Photo by: Aldo Padilla

Bohemian Society fans can expect to see the Spring 2011 collection as having a lot of symbology, occult and kind of flowy designs, said Wilde. He said, “I’m going to pair down a lot what I’ve done in the past and try and sell it, make it a little more marketable. The stuff I do tends to be very expensive, and it’s time consuming.”

The innovation to his designs has led to national and worldwide recognition of the Bohemian Society line as well. Being a Brooklyn native, New York holds a special place in his heart, and Wilde says, “New York is great. It’s good at adapting and changing, and just being New York. It’s sort of it’s own entity, I love it.”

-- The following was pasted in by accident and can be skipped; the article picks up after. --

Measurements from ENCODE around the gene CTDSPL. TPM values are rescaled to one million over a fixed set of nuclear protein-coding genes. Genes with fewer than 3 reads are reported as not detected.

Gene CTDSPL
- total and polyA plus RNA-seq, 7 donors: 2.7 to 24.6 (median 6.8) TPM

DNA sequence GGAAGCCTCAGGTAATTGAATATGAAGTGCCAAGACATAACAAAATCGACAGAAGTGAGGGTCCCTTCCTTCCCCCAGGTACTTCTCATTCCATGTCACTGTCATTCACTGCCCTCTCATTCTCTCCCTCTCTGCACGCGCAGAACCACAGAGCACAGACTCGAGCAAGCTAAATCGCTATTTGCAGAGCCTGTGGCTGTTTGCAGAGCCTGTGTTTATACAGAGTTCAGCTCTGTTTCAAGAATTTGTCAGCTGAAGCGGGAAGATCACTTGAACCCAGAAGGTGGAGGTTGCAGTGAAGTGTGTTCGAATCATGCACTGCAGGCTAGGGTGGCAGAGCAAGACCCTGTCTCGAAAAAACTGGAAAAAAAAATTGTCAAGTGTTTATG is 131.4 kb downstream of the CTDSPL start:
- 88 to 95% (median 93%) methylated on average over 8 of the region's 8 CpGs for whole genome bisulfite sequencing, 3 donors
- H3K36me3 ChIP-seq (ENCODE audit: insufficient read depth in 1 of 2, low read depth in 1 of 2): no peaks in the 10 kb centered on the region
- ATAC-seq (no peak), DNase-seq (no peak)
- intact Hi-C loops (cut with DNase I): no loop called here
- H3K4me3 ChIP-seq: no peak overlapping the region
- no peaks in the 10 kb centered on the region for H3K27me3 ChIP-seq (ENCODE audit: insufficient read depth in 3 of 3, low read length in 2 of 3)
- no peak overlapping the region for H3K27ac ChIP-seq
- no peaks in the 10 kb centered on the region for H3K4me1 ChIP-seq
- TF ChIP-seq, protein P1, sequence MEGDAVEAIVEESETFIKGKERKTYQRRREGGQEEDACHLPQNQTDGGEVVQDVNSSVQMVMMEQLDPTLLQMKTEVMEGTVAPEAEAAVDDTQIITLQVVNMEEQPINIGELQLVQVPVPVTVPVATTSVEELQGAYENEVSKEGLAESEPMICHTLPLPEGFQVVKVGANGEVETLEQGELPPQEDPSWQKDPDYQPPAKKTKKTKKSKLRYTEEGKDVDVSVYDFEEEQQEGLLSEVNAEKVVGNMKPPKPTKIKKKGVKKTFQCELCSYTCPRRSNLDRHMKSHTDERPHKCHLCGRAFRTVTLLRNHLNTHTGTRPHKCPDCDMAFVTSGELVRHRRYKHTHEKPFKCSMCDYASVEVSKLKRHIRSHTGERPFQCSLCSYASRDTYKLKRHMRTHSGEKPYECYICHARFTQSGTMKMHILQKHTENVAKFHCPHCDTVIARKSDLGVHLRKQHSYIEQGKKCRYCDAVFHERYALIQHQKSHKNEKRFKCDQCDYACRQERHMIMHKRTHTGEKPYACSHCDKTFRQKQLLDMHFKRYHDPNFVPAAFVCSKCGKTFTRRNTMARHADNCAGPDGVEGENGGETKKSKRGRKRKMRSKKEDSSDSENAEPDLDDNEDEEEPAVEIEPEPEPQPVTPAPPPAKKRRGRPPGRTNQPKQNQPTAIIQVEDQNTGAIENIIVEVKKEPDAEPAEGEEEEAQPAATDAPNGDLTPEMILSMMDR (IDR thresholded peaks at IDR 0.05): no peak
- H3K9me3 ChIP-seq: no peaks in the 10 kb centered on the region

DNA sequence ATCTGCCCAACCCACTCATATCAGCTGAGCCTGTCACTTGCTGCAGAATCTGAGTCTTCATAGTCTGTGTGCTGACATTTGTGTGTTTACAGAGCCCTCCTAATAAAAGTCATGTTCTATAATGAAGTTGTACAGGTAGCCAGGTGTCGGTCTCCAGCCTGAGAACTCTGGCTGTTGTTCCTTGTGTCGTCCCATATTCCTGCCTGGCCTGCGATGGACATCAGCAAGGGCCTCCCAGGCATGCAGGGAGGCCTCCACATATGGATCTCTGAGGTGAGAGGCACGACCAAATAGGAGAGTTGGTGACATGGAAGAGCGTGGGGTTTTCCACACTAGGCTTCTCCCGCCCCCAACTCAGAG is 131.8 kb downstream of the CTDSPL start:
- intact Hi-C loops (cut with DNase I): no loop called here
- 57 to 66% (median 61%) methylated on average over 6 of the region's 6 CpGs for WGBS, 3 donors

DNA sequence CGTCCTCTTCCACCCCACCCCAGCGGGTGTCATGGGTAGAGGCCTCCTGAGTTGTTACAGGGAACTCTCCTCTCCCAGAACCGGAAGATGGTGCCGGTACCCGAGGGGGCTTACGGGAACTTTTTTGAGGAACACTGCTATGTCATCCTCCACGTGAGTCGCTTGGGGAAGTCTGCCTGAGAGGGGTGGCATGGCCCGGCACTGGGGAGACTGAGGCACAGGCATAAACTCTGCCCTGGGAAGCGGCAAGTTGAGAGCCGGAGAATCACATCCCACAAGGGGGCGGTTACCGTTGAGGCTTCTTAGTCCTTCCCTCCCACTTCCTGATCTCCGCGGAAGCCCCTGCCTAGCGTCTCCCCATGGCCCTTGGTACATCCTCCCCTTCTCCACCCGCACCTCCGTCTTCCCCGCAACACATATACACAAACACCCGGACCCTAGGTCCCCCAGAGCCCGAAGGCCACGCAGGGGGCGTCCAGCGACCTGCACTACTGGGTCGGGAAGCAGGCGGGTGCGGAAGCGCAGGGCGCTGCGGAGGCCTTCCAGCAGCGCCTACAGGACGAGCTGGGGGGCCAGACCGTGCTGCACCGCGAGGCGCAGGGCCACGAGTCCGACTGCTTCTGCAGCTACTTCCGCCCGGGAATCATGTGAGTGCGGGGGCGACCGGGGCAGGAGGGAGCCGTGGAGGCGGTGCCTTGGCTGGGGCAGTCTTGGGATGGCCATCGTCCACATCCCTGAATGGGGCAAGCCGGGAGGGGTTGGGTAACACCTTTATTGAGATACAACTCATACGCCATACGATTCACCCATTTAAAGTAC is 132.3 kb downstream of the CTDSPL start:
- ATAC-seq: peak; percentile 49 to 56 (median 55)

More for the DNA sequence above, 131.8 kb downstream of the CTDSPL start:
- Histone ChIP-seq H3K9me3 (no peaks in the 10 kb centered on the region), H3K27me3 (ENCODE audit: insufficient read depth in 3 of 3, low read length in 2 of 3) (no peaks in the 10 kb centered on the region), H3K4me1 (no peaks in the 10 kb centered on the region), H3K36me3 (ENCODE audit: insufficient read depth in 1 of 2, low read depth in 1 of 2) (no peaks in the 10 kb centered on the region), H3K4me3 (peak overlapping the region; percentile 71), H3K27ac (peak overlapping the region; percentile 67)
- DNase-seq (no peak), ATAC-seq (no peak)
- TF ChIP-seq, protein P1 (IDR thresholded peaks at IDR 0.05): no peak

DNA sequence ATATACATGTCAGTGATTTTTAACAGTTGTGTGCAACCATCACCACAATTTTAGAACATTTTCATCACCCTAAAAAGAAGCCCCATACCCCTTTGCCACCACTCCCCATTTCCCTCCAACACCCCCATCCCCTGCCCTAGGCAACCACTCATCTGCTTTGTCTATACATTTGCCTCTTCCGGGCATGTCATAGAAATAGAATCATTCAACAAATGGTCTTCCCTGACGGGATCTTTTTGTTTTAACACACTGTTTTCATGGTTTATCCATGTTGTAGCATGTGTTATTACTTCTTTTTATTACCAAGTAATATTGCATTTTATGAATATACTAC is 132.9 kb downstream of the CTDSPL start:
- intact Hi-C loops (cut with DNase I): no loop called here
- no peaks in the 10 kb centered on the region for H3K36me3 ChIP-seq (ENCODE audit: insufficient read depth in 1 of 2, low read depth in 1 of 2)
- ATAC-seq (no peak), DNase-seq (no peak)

His best connection for Bohemian Society however, has been Tokyo, Japan. “I just signed a three year contract with a company, where they’re my rep. and they only represent me,” said Wilde. “Tokyo, that’s where it’s at for me.”

Wilde’s ultimate goal for Bohemian Society is to meld everything he does into one and continue designing to bend the rules of society, living like a bohemian. “The world is a crazy place; I love it.”

Interview by Adam Elramly.
Written by Justine Mrsich
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A special ‘Thank you’ to Los Angeles based T&A Showroom. Please visit their site for inquiries on the Bohemian Society line.

Bohemian Society

Official Website